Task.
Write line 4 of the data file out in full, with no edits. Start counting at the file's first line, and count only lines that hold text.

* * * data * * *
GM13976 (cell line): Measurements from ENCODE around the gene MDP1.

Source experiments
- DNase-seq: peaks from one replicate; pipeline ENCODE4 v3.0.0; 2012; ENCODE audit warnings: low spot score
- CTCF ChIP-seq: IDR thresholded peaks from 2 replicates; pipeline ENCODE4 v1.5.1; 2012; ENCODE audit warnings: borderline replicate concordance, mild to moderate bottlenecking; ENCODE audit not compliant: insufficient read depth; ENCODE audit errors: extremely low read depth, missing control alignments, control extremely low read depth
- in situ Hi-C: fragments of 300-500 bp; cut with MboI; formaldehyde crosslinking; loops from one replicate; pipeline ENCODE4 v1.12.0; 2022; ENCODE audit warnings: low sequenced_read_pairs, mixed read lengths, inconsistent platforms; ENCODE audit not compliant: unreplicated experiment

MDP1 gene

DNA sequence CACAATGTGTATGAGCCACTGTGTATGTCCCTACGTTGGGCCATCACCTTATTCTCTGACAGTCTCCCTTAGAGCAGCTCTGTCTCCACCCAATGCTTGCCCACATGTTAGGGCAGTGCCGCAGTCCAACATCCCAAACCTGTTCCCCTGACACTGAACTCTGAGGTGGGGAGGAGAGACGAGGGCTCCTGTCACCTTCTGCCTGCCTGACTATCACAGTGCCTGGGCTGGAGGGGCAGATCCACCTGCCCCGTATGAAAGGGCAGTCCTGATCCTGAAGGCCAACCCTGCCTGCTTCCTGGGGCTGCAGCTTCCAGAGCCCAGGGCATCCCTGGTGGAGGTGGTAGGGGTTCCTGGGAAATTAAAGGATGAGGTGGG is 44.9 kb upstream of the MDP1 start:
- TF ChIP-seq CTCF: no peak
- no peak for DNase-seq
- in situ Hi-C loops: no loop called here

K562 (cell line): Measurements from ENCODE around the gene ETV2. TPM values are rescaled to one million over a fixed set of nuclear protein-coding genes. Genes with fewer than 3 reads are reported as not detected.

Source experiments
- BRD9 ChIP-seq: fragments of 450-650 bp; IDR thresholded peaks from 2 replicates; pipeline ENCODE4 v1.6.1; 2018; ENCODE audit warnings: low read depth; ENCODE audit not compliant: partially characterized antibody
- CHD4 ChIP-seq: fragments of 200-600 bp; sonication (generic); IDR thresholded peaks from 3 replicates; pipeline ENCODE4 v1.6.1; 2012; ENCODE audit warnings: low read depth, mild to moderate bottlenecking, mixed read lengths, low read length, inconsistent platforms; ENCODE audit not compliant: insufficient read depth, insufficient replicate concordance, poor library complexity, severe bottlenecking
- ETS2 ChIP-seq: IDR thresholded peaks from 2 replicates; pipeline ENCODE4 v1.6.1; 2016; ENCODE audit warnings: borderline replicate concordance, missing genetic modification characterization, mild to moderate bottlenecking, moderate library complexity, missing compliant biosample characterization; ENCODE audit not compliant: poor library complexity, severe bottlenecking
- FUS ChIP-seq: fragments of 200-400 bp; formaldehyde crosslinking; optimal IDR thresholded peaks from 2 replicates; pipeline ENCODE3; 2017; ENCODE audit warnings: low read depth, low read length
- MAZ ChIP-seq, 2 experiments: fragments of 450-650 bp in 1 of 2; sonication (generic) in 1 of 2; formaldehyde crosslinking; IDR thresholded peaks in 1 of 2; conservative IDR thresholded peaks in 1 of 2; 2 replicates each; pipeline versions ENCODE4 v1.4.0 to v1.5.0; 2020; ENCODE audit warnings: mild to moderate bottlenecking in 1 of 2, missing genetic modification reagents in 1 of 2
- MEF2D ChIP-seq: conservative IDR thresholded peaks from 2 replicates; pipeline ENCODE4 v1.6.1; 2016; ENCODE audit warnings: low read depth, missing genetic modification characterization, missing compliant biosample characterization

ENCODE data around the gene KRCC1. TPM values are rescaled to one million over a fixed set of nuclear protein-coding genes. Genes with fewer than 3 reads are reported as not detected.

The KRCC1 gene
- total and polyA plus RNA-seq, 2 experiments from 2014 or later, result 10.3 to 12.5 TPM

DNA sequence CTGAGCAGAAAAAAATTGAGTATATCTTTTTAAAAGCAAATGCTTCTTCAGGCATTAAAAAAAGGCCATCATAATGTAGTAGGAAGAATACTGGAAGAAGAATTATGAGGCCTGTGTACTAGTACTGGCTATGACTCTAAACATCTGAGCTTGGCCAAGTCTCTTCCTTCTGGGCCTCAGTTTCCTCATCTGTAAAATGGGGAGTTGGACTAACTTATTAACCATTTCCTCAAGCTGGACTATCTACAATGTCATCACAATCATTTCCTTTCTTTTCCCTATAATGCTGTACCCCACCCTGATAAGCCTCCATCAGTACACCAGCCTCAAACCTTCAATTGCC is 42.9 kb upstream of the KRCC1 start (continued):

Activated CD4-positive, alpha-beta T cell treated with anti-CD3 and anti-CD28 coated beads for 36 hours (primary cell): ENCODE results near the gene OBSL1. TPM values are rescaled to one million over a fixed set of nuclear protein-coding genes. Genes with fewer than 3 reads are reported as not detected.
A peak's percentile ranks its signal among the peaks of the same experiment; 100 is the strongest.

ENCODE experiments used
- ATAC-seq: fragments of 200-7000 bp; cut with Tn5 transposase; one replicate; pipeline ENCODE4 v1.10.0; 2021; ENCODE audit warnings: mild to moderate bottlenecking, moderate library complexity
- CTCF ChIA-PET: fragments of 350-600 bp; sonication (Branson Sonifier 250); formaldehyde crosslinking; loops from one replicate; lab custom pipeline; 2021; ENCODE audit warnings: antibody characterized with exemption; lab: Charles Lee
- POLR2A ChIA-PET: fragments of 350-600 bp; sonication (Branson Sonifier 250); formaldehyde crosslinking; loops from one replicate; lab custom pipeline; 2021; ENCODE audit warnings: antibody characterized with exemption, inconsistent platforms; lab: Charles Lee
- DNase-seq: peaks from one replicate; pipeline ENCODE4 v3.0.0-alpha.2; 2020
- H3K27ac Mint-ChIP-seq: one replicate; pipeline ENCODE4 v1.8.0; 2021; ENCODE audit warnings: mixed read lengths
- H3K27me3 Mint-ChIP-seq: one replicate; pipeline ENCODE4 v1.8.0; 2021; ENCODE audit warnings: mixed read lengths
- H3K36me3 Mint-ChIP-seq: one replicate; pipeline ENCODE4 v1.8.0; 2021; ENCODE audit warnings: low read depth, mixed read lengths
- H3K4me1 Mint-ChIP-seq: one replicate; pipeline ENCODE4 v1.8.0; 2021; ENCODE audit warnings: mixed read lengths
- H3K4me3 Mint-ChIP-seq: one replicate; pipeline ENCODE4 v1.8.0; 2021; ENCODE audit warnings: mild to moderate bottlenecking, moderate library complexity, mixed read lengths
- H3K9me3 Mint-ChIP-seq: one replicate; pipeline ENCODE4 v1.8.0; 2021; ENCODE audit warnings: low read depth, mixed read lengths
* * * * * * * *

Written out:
- CTCF ChIP-seq: IDR thresholded peaks from 2 replicates; pipeline ENCODE4 v1.5.1; 2012; ENCODE audit warnings: borderline replicate concordance, mild to moderate bottlenecking; ENCODE audit not compliant: insufficient read depth; ENCODE audit errors: extremely low read depth, missing control alignments, control extremely low read depth